Mills v. Mills, (1st DCA, June 24, 2014) (involuntary dismissal of an incapacity proceeding, burden of proof competent substantial evidence)
The guardianship court and the litigants get crossed up over a rule of trial procedure. This concerns a son, H. Lee Mills, who petitioned to determine the capacity of his mom, Helen Mills. Lee wanted to potentially challenge certain changes that were made to his parents’ estate planning docs by other family members. The Florida guardianship court granted an involuntary dismissal after Lee presented his evidence. The Florida appellate court reversed because the Florida guardianship court applied the wrong burden of proof.
Several witnesses testified during Lee’s case in chief. Helen’s granddaughter testified about her grandmother’s phobias, routines, and odd behavior. An expert committee of three medical professionals that had examined Helen testified that Helen lacked capacity. Helen’s primary care physician testified that Helen was “frail and probably weak, that her husband’s medical conditions were causing her a lot of mental anguish, but that he felt as though ‘she was very competent, [and] able to make decision[s].’”
After Lee’s case in chief, Helen and Lyn (Helen’s other son), moved for an involuntary dismissal of Lee’s petition to determine capacity. The Florida guardianship court granted the involuntary dismissal. In the order granting the involuntary dismissal, the Florida guardianship court stated that Lee did not meet his burden of proving incapacity by “clear and convincing evidence.” The Florida appellate court determined that this was error, because the correct burden of proof for granting or denying a motion for involuntary dismissal is competent substantial evidence.
The Florida appellate court also ruled that it was error for the Florida guardianship court to weigh the evidence at the end of Lee’s case-in-chief, because that task is reserved for after all of the evidence has been offered. Even if the trial judge did not feel that Lee sustained his burden of proof following the presentation of Lee’s case, the judge was not permitted to weigh evidence when ruling on a motion for involuntary dismissal. “If substantial competent evidence has been adduced, through conflicting, which, when considered in the light most favorable to the non-moving party would sustain a judgment in favor of that party then the motion should not be granted.”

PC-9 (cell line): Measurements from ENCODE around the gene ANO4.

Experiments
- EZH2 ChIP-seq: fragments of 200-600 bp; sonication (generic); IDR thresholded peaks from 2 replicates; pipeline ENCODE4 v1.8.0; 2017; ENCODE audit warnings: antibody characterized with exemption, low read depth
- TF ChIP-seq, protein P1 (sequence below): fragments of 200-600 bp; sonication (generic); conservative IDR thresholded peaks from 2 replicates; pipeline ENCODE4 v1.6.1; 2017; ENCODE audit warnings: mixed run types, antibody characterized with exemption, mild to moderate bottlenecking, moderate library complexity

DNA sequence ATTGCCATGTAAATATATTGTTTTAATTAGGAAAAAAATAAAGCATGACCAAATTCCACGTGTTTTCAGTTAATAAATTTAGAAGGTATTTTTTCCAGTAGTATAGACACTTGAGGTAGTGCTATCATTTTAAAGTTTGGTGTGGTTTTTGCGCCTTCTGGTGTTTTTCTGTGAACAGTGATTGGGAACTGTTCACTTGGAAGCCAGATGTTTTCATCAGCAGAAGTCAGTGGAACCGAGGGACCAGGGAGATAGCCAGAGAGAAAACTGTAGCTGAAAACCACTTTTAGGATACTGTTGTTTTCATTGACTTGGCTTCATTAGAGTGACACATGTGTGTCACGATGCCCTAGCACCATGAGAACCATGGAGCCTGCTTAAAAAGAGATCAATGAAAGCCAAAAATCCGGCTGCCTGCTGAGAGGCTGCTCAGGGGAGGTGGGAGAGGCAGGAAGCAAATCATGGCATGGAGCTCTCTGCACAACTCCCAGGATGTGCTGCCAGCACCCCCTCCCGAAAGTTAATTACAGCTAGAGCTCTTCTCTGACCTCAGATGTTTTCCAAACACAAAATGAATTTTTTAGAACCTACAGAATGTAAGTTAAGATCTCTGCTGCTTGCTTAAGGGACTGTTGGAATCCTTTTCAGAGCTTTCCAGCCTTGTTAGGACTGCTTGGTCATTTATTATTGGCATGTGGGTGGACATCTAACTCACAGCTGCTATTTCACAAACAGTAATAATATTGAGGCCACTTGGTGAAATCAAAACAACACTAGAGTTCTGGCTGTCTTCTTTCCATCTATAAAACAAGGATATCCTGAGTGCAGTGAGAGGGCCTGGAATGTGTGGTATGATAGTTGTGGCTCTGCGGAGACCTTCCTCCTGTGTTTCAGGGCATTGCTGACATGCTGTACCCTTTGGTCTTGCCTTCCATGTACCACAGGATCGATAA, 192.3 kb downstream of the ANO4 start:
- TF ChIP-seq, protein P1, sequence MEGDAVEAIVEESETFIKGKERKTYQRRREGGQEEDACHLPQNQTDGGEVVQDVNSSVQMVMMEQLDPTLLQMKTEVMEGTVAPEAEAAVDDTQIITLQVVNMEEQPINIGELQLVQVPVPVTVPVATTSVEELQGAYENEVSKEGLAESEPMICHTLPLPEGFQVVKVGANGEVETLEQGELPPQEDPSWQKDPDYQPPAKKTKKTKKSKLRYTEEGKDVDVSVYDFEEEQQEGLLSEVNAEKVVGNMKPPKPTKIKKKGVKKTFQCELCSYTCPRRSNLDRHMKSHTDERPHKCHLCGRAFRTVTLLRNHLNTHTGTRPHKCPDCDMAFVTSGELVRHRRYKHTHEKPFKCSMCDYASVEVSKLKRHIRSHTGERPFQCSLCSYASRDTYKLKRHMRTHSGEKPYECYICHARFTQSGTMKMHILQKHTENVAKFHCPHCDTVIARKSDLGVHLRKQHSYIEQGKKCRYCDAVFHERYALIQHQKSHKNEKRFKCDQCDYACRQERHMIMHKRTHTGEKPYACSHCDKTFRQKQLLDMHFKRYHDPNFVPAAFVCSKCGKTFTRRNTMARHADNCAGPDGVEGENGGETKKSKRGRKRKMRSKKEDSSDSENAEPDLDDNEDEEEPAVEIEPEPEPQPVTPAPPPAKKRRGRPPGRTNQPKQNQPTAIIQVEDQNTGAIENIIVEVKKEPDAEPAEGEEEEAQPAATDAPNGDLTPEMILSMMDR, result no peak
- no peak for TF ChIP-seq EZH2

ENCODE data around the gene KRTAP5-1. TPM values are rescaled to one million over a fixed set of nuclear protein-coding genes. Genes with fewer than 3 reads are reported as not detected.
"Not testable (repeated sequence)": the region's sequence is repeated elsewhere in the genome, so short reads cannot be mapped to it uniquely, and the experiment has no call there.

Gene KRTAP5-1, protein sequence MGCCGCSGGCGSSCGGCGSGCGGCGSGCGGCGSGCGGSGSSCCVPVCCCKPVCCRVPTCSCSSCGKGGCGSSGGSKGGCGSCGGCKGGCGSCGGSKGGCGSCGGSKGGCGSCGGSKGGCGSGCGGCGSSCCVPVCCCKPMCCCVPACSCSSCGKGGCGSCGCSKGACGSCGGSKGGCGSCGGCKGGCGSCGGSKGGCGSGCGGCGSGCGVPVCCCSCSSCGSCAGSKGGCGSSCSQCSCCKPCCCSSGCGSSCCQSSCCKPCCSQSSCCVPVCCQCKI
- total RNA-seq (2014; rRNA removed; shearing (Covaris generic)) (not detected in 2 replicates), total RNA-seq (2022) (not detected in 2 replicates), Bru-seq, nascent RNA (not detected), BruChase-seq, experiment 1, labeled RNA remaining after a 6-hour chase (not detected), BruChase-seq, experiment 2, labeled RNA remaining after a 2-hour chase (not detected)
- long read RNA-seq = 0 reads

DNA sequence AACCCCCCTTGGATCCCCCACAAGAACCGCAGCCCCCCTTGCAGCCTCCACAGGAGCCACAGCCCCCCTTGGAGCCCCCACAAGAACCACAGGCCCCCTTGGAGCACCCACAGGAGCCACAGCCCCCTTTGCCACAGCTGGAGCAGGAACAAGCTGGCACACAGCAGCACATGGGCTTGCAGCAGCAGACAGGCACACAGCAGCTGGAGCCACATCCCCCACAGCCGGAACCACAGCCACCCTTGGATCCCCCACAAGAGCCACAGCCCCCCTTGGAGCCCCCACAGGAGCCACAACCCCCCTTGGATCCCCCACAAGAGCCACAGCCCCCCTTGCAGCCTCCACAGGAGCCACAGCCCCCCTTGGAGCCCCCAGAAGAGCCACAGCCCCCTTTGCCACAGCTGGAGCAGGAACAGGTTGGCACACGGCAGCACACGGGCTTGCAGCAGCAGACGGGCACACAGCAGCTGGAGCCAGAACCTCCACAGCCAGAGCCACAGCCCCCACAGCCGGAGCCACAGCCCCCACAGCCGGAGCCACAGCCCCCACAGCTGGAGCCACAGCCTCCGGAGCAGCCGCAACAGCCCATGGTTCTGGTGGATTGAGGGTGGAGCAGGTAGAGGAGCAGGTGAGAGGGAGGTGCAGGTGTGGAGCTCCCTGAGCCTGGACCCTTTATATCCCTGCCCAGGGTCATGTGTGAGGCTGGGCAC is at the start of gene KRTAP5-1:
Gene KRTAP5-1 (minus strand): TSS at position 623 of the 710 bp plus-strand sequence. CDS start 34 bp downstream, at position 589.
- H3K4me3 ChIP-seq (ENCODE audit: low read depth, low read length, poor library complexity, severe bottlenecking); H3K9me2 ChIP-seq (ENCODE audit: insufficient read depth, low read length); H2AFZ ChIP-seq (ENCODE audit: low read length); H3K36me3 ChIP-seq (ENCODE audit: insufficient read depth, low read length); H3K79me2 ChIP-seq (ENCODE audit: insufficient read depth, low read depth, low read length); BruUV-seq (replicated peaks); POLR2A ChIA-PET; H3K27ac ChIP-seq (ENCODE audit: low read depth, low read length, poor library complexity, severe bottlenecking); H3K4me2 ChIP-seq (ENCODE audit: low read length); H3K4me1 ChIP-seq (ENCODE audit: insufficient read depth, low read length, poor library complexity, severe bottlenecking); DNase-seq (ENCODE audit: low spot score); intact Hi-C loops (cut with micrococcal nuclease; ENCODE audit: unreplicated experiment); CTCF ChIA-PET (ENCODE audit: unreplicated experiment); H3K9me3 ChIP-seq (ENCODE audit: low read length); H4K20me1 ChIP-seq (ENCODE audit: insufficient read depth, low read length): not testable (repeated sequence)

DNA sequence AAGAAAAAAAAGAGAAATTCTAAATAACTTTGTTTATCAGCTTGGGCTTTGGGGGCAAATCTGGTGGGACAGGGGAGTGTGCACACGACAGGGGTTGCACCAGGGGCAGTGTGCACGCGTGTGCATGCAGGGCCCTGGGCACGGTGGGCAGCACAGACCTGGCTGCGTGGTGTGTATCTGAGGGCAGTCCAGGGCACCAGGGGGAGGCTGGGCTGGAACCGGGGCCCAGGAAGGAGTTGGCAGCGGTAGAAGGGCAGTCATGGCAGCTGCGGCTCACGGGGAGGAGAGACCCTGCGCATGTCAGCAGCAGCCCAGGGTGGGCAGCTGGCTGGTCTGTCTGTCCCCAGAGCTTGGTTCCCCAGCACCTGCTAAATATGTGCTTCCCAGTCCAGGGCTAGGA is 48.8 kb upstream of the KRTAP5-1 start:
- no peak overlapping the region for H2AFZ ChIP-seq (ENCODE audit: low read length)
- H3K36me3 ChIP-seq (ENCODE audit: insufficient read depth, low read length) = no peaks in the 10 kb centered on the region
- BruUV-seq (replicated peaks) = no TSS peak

Substantial competent evidence is a much lower and easier to meet standard than clear and convincing evidence. The side defending the incapacity proceeding, when faced with the evidence that was admitted into the record, essentially had the choice of not putting its case on (and risking having the guardianship court rule against them without the benefit of their own evidence) or proceeding to put its case on. Although trial is expensive, the fact that they had already prepared for trial suggests the better course of action would have been to go ahead and present their evidence of capacity and lucidity rather than risking a reversal because the judge felt that the evidence presented by the moving part was not adequate to prove incapacity.
In incapacity proceedings, before an evidentiary hearing on incapacity can be held, two members of a three member committee must first make a finding that the alleged incapacitated person is in fact incompetent. Only after the committee makes a determination of incapacity does the guardianship court hear the matter. If the committee finds that the person does have capacity, the proceedings are terminated. In this case, the committee had determined the person to be incapacitated (like in all such guardianship cases that go to a hearing), making the likelihood that there would be substantial competent evidence presented almost a certainty. This is unlike most any other civil litigation that does not have this gatekeeping function, where a moving party could conceivably be conducting a jury trial with no such evidence, where the motion for involuntary dismissal could be warranted in some situations.